Collaboration, Contextualisation and Communication Using New Media: Introducing Podcasting into an Undergraduate Chemistry Class

Emma K. Bartle, Nancy Longnecker, Mark Pegrum

Abstract


This paper describes the introduction of a podcasting task into an undergraduate chemistry unit. By foregrounding student collaboration, contextualisation of content, and the use of new media, it was designed to promote a deep approach to the learning of content, as well as enhancing science communication skills, and generally improving motivation.

Students from this large (n=352) chemistry class worked in groups of three to create a podcast explaining an assigned topic, before evaluating classmates’ podcasts. Many groups displayed considerable skill and creativity in communicating their messages. Student feedback was collected via an anonymous survey, using both Likert scale questions and open questions, and via comments on discussion threads in the university learning management system.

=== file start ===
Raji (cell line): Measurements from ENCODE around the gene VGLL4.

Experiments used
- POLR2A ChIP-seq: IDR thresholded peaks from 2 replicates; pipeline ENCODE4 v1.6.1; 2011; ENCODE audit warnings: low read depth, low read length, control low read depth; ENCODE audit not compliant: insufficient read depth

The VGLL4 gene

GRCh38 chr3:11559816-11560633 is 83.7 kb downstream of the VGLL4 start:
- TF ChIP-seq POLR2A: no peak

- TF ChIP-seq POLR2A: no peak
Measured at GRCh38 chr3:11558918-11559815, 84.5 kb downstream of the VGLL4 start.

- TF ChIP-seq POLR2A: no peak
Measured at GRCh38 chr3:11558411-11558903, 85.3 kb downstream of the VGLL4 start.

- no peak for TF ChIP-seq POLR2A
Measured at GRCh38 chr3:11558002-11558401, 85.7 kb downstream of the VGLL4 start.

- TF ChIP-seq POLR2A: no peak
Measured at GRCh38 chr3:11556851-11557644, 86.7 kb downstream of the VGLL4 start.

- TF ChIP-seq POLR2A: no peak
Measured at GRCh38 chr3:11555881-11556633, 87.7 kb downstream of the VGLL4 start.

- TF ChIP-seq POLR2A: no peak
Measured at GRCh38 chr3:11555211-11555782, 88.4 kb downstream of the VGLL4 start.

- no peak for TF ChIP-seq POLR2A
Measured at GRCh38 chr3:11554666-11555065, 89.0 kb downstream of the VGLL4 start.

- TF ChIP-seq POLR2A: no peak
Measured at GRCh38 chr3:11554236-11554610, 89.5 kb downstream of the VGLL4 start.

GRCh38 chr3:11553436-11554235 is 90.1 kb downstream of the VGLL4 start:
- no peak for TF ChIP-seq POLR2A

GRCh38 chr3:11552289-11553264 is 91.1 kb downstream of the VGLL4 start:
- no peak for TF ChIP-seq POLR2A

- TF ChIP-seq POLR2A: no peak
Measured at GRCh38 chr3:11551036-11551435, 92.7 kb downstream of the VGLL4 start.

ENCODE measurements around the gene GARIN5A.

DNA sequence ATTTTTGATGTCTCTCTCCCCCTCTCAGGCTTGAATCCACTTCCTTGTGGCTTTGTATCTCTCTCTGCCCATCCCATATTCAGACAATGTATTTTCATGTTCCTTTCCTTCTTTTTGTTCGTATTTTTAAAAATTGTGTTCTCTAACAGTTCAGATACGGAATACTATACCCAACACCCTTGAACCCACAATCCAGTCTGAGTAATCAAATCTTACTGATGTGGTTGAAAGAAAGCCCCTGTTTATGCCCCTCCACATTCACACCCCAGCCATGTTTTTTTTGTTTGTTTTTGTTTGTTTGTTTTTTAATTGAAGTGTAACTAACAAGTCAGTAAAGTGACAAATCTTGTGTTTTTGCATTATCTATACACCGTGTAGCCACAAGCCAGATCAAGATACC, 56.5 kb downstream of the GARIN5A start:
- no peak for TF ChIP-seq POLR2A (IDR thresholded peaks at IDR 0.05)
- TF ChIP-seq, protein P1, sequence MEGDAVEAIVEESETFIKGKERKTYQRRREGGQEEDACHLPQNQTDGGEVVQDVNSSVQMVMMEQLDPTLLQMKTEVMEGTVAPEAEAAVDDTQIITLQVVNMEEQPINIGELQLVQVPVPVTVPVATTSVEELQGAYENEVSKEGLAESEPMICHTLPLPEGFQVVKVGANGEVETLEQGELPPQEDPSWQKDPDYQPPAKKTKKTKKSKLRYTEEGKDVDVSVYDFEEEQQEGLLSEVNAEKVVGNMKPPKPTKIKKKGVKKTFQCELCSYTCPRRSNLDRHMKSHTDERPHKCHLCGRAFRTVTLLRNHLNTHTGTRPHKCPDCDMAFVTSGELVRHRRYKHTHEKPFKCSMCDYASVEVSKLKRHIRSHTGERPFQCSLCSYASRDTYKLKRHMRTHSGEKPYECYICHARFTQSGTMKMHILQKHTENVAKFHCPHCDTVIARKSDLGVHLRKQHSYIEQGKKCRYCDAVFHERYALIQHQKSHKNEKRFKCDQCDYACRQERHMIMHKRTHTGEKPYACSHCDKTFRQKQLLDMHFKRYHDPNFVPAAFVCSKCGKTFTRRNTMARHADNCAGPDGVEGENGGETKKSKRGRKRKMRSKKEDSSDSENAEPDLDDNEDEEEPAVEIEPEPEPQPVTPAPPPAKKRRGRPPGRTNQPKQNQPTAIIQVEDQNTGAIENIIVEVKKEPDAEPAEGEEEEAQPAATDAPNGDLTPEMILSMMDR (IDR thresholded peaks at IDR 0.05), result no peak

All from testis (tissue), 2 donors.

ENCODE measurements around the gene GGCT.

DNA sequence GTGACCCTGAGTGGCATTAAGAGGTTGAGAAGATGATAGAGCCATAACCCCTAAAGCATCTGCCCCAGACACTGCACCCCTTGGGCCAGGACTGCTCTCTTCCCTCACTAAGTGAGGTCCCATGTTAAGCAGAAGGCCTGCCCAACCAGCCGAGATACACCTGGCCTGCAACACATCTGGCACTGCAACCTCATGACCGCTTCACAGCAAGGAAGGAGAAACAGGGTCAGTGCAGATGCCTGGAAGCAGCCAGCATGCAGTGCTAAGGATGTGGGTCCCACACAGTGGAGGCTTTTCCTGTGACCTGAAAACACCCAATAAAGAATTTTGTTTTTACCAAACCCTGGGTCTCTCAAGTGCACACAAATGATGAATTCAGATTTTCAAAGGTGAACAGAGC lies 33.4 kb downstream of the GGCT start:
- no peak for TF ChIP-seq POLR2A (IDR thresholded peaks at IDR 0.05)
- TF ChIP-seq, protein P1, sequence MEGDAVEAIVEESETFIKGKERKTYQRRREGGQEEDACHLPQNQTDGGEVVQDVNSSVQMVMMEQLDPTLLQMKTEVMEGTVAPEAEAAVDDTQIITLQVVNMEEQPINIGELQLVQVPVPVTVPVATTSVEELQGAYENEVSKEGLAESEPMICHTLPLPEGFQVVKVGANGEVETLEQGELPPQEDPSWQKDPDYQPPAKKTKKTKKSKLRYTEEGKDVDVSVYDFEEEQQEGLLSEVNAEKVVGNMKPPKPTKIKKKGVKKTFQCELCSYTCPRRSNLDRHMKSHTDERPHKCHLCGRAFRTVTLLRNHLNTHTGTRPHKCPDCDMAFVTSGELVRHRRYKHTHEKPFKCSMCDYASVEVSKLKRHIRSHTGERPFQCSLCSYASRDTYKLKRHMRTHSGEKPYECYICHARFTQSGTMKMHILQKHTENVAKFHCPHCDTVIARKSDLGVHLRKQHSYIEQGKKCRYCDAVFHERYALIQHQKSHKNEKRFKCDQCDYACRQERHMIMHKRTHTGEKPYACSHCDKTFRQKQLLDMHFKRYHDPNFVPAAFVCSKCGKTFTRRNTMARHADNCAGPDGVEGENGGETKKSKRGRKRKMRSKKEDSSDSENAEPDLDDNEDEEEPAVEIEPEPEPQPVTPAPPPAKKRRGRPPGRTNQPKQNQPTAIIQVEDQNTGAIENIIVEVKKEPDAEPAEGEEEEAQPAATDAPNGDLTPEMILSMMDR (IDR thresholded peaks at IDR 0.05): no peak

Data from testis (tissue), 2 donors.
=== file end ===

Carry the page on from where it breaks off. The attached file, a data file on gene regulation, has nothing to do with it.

Student comments indicate that most considered this assignment a positive and motivating experience. We suggest that some deep learning occurred, based on students’ perceptions of the podcasting task. Students also developed and practised teamwork and science communication skills, both important graduate attributes. They completed the assignment with minimal need for technical tuition on the part of the unit coordinator or demonstrators. While further research is necessary to determine the effect on learning of content, these results encourage use of similar assignments in large, introductory science classes.

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